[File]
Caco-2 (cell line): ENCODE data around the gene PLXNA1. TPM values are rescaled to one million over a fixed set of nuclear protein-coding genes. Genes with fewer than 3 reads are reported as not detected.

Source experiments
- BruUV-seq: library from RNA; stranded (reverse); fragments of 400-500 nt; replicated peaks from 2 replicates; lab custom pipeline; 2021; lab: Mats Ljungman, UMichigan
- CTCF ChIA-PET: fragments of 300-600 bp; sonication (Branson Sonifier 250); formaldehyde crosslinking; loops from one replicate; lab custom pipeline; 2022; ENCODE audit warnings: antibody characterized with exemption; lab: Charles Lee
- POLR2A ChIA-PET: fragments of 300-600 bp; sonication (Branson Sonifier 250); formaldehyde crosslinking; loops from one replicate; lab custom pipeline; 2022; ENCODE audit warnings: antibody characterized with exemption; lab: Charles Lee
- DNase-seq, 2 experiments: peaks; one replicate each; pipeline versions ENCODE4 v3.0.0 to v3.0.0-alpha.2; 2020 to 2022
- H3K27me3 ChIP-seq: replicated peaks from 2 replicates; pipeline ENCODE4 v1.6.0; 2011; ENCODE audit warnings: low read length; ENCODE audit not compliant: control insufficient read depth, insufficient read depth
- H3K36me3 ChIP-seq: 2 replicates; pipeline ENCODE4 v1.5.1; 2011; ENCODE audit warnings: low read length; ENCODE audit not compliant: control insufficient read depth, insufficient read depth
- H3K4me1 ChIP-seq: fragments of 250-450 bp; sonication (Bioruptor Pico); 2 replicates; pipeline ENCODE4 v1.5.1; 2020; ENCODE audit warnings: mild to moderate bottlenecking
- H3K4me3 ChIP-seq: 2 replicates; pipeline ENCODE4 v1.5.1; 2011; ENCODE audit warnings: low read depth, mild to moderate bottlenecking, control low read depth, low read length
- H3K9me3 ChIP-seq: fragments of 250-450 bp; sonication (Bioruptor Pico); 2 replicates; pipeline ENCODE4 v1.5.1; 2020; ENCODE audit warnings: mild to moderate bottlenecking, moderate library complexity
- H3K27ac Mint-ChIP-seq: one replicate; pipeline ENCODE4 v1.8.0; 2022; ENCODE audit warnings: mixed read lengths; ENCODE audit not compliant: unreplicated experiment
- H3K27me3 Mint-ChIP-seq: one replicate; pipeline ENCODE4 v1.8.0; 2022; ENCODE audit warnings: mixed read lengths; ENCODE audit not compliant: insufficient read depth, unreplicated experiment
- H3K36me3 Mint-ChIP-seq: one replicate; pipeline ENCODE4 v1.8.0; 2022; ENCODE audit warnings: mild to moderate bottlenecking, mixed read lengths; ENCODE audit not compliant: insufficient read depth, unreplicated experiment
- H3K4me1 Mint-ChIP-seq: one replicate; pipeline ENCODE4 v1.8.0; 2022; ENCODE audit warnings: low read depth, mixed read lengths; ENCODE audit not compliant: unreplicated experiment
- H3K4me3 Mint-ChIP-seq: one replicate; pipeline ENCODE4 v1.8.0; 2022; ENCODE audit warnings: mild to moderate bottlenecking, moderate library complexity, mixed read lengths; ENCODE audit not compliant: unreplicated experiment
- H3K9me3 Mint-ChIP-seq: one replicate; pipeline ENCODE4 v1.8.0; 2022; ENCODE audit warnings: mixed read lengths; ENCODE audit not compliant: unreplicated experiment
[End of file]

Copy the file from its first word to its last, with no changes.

Caco-2 (cell line): ENCODE data around the gene PLXNA1. TPM values are rescaled to one million over a fixed set of nuclear protein-coding genes. Genes with fewer than 3 reads are reported as not detected.

Source experiments
- BruUV-seq: library from RNA; stranded (reverse); fragments of 400-500 nt; replicated peaks from 2 replicates; lab custom pipeline; 2021; lab: Mats Ljungman, UMichigan
- CTCF ChIA-PET: fragments of 300-600 bp; sonication (Branson Sonifier 250); formaldehyde crosslinking; loops from one replicate; lab custom pipeline; 2022; ENCODE audit warnings: antibody characterized with exemption; lab: Charles Lee
- POLR2A ChIA-PET: fragments of 300-600 bp; sonication (Branson Sonifier 250); formaldehyde crosslinking; loops from one replicate; lab custom pipeline; 2022; ENCODE audit warnings: antibody characterized with exemption; lab: Charles Lee
- DNase-seq, 2 experiments: peaks; one replicate each; pipeline versions ENCODE4 v3.0.0 to v3.0.0-alpha.2; 2020 to 2022
- H3K27me3 ChIP-seq: replicated peaks from 2 replicates; pipeline ENCODE4 v1.6.0; 2011; ENCODE audit warnings: low read length; ENCODE audit not compliant: control insufficient read depth, insufficient read depth
- H3K36me3 ChIP-seq: 2 replicates; pipeline ENCODE4 v1.5.1; 2011; ENCODE audit warnings: low read length; ENCODE audit not compliant: control insufficient read depth, insufficient read depth
- H3K4me1 ChIP-seq: fragments of 250-450 bp; sonication (Bioruptor Pico); 2 replicates; pipeline ENCODE4 v1.5.1; 2020; ENCODE audit warnings: mild to moderate bottlenecking
- H3K4me3 ChIP-seq: 2 replicates; pipeline ENCODE4 v1.5.1; 2011; ENCODE audit warnings: low read depth, mild to moderate bottlenecking, control low read depth, low read length
- H3K9me3 ChIP-seq: fragments of 250-450 bp; sonication (Bioruptor Pico); 2 replicates; pipeline ENCODE4 v1.5.1; 2020; ENCODE audit warnings: mild to moderate bottlenecking, moderate library complexity
- H3K27ac Mint-ChIP-seq: one replicate; pipeline ENCODE4 v1.8.0; 2022; ENCODE audit warnings: mixed read lengths; ENCODE audit not compliant: unreplicated experiment
- H3K27me3 Mint-ChIP-seq: one replicate; pipeline ENCODE4 v1.8.0; 2022; ENCODE audit warnings: mixed read lengths; ENCODE audit not compliant: insufficient read depth, unreplicated experiment
- H3K36me3 Mint-ChIP-seq: one replicate; pipeline ENCODE4 v1.8.0; 2022; ENCODE audit warnings: mild to moderate bottlenecking, mixed read lengths; ENCODE audit not compliant: insufficient read depth, unreplicated experiment
- H3K4me1 Mint-ChIP-seq: one replicate; pipeline ENCODE4 v1.8.0; 2022; ENCODE audit warnings: low read depth, mixed read lengths; ENCODE audit not compliant: unreplicated experiment
- H3K4me3 Mint-ChIP-seq: one replicate; pipeline ENCODE4 v1.8.0; 2022; ENCODE audit warnings: mild to moderate bottlenecking, moderate library complexity, mixed read lengths; ENCODE audit not compliant: unreplicated experiment
- H3K9me3 Mint-ChIP-seq: one replicate; pipeline ENCODE4 v1.8.0; 2022; ENCODE audit warnings: mixed read lengths; ENCODE audit not compliant: unreplicated experiment